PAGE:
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Let $X_1,\ldots,X_n$ be exponentially distributed with parameter $\lambda$ This implies that $Y=\sum_{i=1}^nX_i$ has a gamma distribution with parameters $(\lambda,n)$

Can anyone help me show that $$\left( \frac{a}{n\bar{x}}, \frac{b}{n\bar{x}} \right)$$ Is an exact $95$% central confidence interval for $\lambda$ if

$$\int_0^a \frac{y^{n-1}e^{-y}\;dy}{\Gamma(n)}= \int_b^\infty \frac{y^{n-1}e^{-y}\;dy}{\Gamma(n)}= 0.025$$

Here is what I have so far. Basically i've been trying to construct anything to help use those given integrals

$$P\left(\frac{a}{n\bar{x}}<Y<\frac{b}{n\bar{x}}\right)=P\left(Y<\frac{a}{n\bar{x}}\right)+P\left(Y<\frac{b}{n\bar{x}}\right)-1$$

$$=\lambda^{-n}\int_0^\frac{a}{n\bar{x}} \frac{y^{n-1}e^{-y/\lambda}\;dy}{\Gamma(n)}+\lambda^{-n}\int_0^\frac{b}{n\bar{x}} \frac{y^{n-1}e^{-y/\lambda}\;dy}{\Gamma(n)}-1$$

Which is where I get stuck as this doesn't really look salvagable. Any help here would be greatly appreciated!

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2 Answers 2

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You wrote $$P\left(\frac{a}{n\bar{x}}<Y<\frac{b}{n\bar{x}}\right).$$ But what you need is $$P\left(\frac{a}{n\bar{X}}<\lambda<\frac{b}{n\bar{X}}\right) = 0.95.\tag{1}$$ I've set $\bar X$ in capital since it's a random variable. One must remember what is random and what is not random in this kind of problem. To say that $a/(n\bar X)$ is "random" in effect means that if you take another sample, the value of that expression will change. $\lambda$ on the other hand is not random since it will remain the same if another sample is taken.

(1) is equivalent to $$ P\left(\frac a\lambda < n\bar X < \frac b\lambda\right) = 0.95, $$ or $$ P\left(\frac a\lambda < Y < \frac b\lambda\right) = 0.95 \tag{2} $$ Here is an ambiguity in the question: does "exponential with parameter $\lambda$" mean having density proportional to $y\mapsto e^{-\lambda y}$ or does it mean $y\mapsto e^{-y/\lambda}$? Since (2) is equivalent to $$ P\left(a < \lambda Y < b\right) = 0.95, $$ I take it to mean $\lambda Y$ has a gamma distribution with parameter $1$ in place of $\lambda$, so the density of the exponential is proportional to $y\mapsto e^{-\lambda y}$, i.e. $\lambda$ is an intensity parameter rather than a scale parameter.

So $$ P(X_i > c) = \int_c^\infty e^{-\lambda u} (\lambda \; du) = \int_{\lambda c}^\infty e^{-y}\;dy, $$ and so $$ P(Y>c) = (X_1 + \cdots + X_n > c) = \int_{\lambda c}^\infty \frac{y^{n-1} e^{-y}}{\Gamma(n)} \; dy. $$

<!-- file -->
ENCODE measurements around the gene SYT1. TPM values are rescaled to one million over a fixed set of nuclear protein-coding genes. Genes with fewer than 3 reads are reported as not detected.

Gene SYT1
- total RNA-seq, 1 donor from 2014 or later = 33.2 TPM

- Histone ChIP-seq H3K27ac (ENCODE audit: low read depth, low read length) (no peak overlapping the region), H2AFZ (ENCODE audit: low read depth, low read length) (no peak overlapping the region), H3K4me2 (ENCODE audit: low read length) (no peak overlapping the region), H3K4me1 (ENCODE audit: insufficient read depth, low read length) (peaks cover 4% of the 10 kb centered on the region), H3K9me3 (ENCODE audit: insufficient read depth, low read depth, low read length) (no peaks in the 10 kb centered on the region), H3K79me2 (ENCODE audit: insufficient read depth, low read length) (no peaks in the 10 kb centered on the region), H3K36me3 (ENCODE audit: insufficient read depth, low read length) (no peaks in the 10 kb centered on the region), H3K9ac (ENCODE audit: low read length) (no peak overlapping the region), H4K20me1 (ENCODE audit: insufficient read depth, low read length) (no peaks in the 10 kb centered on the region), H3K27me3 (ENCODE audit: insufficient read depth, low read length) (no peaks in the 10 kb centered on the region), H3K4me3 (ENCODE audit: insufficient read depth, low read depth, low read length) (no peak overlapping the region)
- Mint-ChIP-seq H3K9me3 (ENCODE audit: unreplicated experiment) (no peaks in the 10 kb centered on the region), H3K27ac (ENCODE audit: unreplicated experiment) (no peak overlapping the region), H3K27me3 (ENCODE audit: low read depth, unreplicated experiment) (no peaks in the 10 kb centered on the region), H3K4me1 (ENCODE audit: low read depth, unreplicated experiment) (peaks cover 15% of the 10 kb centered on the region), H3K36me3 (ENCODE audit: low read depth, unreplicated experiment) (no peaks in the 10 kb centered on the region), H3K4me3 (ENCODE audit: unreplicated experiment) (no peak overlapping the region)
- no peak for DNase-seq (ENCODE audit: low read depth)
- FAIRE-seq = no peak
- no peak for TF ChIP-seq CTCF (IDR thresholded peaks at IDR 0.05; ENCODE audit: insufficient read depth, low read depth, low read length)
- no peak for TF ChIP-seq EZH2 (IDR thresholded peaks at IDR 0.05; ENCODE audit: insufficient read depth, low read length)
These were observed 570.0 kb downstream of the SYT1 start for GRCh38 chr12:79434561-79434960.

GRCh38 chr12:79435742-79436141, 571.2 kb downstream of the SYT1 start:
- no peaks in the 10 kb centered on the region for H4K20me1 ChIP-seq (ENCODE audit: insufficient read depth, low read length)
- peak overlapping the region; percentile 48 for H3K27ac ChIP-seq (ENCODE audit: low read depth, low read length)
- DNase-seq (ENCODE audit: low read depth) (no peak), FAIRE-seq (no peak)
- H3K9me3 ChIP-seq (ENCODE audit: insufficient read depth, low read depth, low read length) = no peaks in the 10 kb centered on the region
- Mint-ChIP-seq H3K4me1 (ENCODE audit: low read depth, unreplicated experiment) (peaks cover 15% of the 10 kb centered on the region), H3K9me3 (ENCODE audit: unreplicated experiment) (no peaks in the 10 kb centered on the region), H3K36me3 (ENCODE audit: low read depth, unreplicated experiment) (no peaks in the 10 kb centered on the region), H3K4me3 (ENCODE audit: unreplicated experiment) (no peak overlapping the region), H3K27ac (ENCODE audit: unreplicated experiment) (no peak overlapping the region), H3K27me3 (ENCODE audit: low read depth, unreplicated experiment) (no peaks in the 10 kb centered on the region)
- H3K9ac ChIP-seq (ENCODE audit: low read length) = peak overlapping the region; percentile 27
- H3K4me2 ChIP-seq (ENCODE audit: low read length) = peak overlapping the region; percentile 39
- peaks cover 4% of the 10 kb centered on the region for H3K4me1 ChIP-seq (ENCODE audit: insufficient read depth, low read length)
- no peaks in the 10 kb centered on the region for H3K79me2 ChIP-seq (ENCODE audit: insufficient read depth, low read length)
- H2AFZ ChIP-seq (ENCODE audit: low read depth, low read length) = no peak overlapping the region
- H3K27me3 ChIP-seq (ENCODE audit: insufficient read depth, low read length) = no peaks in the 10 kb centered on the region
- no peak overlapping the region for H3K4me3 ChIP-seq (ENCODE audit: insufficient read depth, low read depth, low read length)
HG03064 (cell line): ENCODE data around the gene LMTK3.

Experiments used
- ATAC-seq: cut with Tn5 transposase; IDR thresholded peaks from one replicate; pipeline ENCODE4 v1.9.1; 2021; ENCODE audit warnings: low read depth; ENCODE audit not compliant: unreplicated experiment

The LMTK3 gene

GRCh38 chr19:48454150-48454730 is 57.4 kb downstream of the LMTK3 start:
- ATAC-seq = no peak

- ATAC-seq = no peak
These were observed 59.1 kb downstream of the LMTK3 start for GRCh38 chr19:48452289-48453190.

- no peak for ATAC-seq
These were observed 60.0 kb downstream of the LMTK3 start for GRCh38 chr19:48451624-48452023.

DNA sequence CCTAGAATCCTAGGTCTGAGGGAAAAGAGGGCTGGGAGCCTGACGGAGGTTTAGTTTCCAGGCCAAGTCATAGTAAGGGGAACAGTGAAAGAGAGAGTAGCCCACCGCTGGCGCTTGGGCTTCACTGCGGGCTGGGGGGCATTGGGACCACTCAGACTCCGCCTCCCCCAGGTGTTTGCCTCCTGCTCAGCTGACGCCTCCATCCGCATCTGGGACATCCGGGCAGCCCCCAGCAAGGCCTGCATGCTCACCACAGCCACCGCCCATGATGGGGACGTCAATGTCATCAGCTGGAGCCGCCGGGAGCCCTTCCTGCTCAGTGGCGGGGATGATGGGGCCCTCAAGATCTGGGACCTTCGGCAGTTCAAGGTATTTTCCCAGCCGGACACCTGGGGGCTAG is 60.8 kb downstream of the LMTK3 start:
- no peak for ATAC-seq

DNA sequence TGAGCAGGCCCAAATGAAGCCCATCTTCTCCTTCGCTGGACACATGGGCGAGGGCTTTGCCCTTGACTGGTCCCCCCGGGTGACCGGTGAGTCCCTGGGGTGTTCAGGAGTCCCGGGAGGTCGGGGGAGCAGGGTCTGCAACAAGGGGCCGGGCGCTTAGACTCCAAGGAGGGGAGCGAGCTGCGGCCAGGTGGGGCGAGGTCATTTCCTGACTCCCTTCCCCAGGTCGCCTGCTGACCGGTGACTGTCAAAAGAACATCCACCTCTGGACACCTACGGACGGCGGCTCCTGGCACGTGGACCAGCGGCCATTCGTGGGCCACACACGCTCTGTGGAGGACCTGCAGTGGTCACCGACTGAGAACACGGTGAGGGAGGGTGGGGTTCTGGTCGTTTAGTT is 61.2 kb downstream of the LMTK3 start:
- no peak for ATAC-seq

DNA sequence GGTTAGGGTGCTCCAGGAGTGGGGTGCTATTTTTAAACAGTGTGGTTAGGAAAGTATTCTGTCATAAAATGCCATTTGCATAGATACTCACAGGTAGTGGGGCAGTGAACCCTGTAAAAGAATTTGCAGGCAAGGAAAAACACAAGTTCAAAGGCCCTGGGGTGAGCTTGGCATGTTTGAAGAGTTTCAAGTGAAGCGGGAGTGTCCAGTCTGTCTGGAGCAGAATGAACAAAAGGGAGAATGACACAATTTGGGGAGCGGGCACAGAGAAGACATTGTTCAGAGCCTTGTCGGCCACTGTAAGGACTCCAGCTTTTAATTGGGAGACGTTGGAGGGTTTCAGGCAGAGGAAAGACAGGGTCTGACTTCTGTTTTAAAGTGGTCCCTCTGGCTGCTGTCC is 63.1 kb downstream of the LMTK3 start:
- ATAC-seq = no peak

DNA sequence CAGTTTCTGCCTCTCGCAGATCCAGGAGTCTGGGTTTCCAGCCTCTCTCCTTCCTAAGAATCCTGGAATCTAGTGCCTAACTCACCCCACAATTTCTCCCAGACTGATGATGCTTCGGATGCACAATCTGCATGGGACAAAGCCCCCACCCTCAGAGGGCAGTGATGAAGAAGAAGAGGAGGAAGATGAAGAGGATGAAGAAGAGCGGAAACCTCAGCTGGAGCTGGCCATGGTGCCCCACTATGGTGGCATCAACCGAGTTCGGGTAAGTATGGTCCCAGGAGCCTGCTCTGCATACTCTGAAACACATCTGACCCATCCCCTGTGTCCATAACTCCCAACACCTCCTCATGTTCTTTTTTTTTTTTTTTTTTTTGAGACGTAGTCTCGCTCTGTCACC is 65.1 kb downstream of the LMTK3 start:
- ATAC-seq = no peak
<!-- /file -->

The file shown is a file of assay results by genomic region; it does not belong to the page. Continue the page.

Finally we have $$ P\left( \frac a\lambda < Y < \frac b\lambda \right) = \int_{\lambda(a/\lambda)}^{\lambda(a/\lambda)} \cdots\cdots = \int_a^b \cdots\cdots. $$

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Thank you this is incredibly helpful! Thank you for being slow and clear in your answer, it made it very easy to understand –  Freeman Feb 8 '12 at 13:01

Assuming that $E[X_i] = \lambda^{-1}$, $Y = \sum_i X_i = n\bar{X}$ is a Gamma random variable with mean $n\lambda^{-1}$ and density function $$f_Y(y) = \lambda \frac{(\lambda y)^{n-1}}{\Gamma(n)}\exp(-\lambda y)\mathbf{1}_{(0,\infty)}.$$ Define $\alpha$ and $\beta$ as the solutions to $F_Y(\alpha)=0.025$ and $F_Y(\beta) = 0.975$ so that $$P\{\alpha \leq Y \leq \beta\} = F_Y(\beta) - F_Y(\alpha) = 0.95$$ and note that $$F_Y(\alpha) = \int_0^{\alpha} \lambda \frac{(\lambda y)^{n-1}}{\Gamma(n)}\exp(-\lambda y) \mathrm dy = \int_0^{\lambda\alpha} \frac{t^{n-1}}{\Gamma(n)}\exp(-t) \mathrm dt$$ so that $a = \lambda \alpha$ and similarly $b = \lambda \beta$. Verify for yourself that the following bounds hold: $$ \alpha < n\lambda^{-1} < \beta; ~~ a < n < b.$$

Now suppose that the value of $\lambda$ is unknown. We observe the values of the $X_i$, compute the value of $Y = \sum_i X_i = n\bar{X}$, and have $95\%$ confidence that $Y$ is in the interval $[\alpha, \beta]$ whose end-points are, unfortunately, unknown to us. But, if we assume that the known value of $Y$ is at the endpoint $\alpha = a/\lambda$, then we are in effect estimating that the unknown value of $\lambda$ is $a/Y = a/n\bar{X}$ while if we assume that $Y$ is at the other endpoint $\beta = b/\lambda$, then we are in effect estimating that the unknown value of $\lambda$ is $b/Y = b/n\bar{X}$. More generally, if we simply assume that $Y$ has taken on the expected value $n\lambda^{-1}$, we in effect estimate the value of $\lambda$ as $$\hat{\lambda} = \frac{n}{Y} = \frac{n}{X_1 + X_2 + \cdots + X_n}$$ which will be readily recognized as the maximum-likelihood estimate of the parameter $\lambda$ of an exponential random variable $X$ based on $n$ independent observations of $X$. But now we also have a $95\%$ confidence interval for our estimate.

If the sample mean is $\bar{X}$, then $\left(\frac{a}{n\bar{X}},\frac{b}{n\bar{X}}\right)$ is an exact $95\%$ confidence interval for the unknown parameter $\lambda$.

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Thank you so much for this very detailed answer, it was very helpful. I feel I know understand this –  Freeman Feb 8 '12 at 13:03

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